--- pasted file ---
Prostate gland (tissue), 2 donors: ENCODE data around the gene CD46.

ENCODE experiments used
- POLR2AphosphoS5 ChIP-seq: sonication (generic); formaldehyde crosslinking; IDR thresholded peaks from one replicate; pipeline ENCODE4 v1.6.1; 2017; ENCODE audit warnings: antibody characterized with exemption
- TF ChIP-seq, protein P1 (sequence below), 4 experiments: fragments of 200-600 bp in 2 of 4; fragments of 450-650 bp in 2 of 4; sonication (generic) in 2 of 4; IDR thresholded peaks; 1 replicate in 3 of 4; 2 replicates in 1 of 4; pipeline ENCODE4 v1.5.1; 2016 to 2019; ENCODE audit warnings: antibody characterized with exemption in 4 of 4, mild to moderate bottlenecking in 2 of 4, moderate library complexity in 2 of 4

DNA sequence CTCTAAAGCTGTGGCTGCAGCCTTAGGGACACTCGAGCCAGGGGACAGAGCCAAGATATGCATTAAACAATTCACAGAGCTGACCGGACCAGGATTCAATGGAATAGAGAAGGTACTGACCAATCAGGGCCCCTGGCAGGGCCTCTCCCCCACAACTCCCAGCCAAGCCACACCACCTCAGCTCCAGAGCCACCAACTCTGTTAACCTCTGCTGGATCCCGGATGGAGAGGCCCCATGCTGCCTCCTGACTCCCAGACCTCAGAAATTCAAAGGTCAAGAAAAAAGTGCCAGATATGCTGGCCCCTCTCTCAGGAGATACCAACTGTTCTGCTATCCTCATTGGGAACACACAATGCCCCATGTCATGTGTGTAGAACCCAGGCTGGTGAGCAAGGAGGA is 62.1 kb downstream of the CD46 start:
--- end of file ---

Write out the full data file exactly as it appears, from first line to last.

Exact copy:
Prostate gland (tissue), 2 donors: ENCODE data around the gene CD46.

ENCODE experiments used
- POLR2AphosphoS5 ChIP-seq: sonication (generic); formaldehyde crosslinking; IDR thresholded peaks from one replicate; pipeline ENCODE4 v1.6.1; 2017; ENCODE audit warnings: antibody characterized with exemption
- TF ChIP-seq, protein P1 (sequence below), 4 experiments: fragments of 200-600 bp in 2 of 4; fragments of 450-650 bp in 2 of 4; sonication (generic) in 2 of 4; IDR thresholded peaks; 1 replicate in 3 of 4; 2 replicates in 1 of 4; pipeline ENCODE4 v1.5.1; 2016 to 2019; ENCODE audit warnings: antibody characterized with exemption in 4 of 4, mild to moderate bottlenecking in 2 of 4, moderate library complexity in 2 of 4

DNA sequence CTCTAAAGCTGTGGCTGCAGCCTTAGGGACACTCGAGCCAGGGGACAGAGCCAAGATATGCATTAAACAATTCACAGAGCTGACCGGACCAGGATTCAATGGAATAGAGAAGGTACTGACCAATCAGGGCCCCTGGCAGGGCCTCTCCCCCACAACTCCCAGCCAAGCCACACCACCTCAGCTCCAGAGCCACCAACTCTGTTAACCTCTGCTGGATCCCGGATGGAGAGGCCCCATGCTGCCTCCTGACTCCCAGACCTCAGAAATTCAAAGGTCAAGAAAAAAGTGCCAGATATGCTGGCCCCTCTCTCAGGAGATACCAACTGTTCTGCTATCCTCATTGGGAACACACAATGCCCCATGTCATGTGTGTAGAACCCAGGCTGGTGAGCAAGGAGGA is 62.1 kb downstream of the CD46 start: